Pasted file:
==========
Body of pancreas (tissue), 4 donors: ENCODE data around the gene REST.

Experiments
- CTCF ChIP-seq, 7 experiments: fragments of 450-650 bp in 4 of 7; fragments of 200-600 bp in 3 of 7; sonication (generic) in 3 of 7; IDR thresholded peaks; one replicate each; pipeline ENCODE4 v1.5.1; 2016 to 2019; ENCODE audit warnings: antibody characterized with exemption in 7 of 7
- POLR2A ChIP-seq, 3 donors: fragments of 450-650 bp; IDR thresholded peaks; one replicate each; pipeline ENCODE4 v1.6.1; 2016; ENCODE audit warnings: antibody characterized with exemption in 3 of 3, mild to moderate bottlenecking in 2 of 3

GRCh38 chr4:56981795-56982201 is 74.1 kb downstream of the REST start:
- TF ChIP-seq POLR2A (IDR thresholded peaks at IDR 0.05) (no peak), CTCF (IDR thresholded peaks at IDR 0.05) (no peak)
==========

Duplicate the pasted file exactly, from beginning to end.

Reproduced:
Body of pancreas (tissue), 4 donors: ENCODE data around the gene REST.

Experiments
- CTCF ChIP-seq, 7 experiments: fragments of 450-650 bp in 4 of 7; fragments of 200-600 bp in 3 of 7; sonication (generic) in 3 of 7; IDR thresholded peaks; one replicate each; pipeline ENCODE4 v1.5.1; 2016 to 2019; ENCODE audit warnings: antibody characterized with exemption in 7 of 7
- POLR2A ChIP-seq, 3 donors: fragments of 450-650 bp; IDR thresholded peaks; one replicate each; pipeline ENCODE4 v1.6.1; 2016; ENCODE audit warnings: antibody characterized with exemption in 3 of 3, mild to moderate bottlenecking in 2 of 3

GRCh38 chr4:56981795-56982201 is 74.1 kb downstream of the REST start:
- TF ChIP-seq POLR2A (IDR thresholded peaks at IDR 0.05) (no peak), CTCF (IDR thresholded peaks at IDR 0.05) (no peak)